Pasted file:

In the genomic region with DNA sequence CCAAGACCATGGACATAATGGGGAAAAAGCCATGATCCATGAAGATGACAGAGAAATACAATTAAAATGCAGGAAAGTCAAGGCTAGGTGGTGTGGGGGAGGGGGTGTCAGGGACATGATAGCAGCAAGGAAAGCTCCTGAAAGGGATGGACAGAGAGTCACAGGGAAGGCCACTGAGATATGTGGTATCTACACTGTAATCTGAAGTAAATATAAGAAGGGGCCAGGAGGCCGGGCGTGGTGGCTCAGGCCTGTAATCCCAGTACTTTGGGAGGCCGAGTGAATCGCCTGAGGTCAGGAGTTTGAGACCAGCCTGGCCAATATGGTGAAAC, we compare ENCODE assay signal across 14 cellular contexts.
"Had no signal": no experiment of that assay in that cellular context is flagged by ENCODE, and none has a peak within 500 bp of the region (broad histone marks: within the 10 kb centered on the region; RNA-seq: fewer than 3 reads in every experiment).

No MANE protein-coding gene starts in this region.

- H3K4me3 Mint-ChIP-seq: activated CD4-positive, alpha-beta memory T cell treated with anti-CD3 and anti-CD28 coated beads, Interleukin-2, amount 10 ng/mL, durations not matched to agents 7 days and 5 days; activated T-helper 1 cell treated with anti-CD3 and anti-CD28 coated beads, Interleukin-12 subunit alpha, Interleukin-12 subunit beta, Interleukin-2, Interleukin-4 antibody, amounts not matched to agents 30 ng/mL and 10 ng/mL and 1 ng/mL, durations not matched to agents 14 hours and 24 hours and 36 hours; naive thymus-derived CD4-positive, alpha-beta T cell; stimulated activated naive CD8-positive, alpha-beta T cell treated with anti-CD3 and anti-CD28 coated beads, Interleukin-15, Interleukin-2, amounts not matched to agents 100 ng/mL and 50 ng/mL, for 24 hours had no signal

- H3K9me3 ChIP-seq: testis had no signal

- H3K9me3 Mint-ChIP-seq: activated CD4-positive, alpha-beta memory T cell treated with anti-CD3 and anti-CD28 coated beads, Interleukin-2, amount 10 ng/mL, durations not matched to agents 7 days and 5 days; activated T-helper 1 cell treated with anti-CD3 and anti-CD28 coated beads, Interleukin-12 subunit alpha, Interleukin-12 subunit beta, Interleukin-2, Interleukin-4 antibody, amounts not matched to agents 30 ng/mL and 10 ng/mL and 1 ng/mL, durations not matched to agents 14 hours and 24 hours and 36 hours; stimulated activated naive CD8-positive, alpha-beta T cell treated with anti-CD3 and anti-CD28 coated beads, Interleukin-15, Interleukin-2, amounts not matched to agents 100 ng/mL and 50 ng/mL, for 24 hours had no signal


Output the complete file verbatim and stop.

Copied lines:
In the genomic region with DNA sequence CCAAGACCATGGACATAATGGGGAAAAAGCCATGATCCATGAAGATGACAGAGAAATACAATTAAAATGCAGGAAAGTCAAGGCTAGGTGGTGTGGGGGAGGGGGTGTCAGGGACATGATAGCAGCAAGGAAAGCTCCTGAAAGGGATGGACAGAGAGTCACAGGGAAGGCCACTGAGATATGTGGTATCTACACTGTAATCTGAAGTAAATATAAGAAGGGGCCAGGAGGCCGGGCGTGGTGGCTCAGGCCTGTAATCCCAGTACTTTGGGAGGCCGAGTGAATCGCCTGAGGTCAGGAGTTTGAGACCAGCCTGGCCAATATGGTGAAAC, we compare ENCODE assay signal across 14 cellular contexts.
"Had no signal": no experiment of that assay in that cellular context is flagged by ENCODE, and none has a peak within 500 bp of the region (broad histone marks: within the 10 kb centered on the region; RNA-seq: fewer than 3 reads in every experiment).

No MANE protein-coding gene starts in this region.

- H3K4me3 Mint-ChIP-seq: activated CD4-positive, alpha-beta memory T cell treated with anti-CD3 and anti-CD28 coated beads, Interleukin-2, amount 10 ng/mL, durations not matched to agents 7 days and 5 days; activated T-helper 1 cell treated with anti-CD3 and anti-CD28 coated beads, Interleukin-12 subunit alpha, Interleukin-12 subunit beta, Interleukin-2, Interleukin-4 antibody, amounts not matched to agents 30 ng/mL and 10 ng/mL and 1 ng/mL, durations not matched to agents 14 hours and 24 hours and 36 hours; naive thymus-derived CD4-positive, alpha-beta T cell; stimulated activated naive CD8-positive, alpha-beta T cell treated with anti-CD3 and anti-CD28 coated beads, Interleukin-15, Interleukin-2, amounts not matched to agents 100 ng/mL and 50 ng/mL, for 24 hours had no signal

- H3K9me3 ChIP-seq: testis had no signal

- H3K9me3 Mint-ChIP-seq: activated CD4-positive, alpha-beta memory T cell treated with anti-CD3 and anti-CD28 coated beads, Interleukin-2, amount 10 ng/mL, durations not matched to agents 7 days and 5 days; activated T-helper 1 cell treated with anti-CD3 and anti-CD28 coated beads, Interleukin-12 subunit alpha, Interleukin-12 subunit beta, Interleukin-2, Interleukin-4 antibody, amounts not matched to agents 30 ng/mL and 10 ng/mL and 1 ng/mL, durations not matched to agents 14 hours and 24 hours and 36 hours; stimulated activated naive CD8-positive, alpha-beta T cell treated with anti-CD3 and anti-CD28 coated beads, Interleukin-15, Interleukin-2, amounts not matched to agents 100 ng/mL and 50 ng/mL, for 24 hours had no signal